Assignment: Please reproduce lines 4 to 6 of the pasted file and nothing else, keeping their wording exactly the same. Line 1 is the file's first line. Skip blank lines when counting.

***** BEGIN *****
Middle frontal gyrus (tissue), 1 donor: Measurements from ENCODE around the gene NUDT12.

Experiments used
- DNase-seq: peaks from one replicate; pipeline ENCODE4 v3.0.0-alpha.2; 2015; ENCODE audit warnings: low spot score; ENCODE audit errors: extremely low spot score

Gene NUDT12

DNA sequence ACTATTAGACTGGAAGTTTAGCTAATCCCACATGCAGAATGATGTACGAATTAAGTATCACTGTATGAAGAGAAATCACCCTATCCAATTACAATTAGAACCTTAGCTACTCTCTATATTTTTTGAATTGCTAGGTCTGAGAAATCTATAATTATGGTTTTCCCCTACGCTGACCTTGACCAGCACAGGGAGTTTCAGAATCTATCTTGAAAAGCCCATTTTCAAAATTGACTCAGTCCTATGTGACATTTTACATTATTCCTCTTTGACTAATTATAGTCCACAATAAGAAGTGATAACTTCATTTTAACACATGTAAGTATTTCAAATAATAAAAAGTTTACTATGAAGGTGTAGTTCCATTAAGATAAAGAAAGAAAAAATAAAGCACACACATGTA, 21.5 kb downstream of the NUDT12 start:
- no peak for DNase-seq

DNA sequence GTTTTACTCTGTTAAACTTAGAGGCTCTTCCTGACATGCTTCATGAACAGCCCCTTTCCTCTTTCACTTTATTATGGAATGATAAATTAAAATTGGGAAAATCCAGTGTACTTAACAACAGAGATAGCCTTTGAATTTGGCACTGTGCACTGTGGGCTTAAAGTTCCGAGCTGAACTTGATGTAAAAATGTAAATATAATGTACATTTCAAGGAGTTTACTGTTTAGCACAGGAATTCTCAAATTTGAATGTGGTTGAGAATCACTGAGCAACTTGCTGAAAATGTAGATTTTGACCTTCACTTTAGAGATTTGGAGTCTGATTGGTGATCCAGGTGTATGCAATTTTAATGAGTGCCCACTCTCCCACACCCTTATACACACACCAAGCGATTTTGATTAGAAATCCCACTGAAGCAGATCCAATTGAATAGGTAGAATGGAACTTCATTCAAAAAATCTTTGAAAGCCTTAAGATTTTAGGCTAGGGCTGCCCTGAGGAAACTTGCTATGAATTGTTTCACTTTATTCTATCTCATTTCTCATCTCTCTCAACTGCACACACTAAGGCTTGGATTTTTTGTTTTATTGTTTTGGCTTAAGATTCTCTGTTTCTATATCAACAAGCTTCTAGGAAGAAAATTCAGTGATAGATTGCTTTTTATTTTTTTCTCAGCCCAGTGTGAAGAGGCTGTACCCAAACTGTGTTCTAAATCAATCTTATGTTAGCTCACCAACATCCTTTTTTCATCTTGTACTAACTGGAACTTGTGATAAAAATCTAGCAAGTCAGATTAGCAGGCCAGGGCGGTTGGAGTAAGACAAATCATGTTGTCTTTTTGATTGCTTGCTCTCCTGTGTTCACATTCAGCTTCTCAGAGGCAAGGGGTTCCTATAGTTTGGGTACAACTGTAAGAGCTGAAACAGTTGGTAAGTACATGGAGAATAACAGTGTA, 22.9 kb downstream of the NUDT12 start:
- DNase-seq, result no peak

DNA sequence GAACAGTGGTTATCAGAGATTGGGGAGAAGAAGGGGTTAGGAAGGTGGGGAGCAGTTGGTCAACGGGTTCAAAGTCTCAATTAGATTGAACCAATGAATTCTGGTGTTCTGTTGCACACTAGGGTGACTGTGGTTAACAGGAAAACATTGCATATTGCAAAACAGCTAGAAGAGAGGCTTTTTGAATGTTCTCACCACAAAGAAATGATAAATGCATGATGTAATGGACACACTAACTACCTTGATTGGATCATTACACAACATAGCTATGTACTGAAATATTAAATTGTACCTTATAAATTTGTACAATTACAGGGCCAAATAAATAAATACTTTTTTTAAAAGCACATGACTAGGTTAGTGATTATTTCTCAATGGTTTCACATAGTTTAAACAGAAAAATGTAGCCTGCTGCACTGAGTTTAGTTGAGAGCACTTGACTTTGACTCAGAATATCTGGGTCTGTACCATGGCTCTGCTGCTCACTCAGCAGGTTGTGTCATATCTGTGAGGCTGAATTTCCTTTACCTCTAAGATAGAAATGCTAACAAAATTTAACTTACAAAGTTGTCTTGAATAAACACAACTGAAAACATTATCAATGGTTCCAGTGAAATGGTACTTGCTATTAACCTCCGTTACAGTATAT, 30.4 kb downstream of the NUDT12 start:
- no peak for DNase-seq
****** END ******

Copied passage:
Gene NUDT12

DNA sequence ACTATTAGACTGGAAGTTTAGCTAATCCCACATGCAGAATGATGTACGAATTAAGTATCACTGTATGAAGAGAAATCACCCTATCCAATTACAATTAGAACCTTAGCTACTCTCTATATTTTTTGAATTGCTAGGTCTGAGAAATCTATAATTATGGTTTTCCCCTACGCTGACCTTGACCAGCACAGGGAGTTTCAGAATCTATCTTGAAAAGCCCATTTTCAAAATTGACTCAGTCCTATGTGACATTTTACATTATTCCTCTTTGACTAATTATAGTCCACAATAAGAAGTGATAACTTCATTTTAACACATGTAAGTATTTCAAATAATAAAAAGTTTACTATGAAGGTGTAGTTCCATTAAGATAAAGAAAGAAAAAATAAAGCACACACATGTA, 21.5 kb downstream of the NUDT12 start:
- no peak for DNase-seq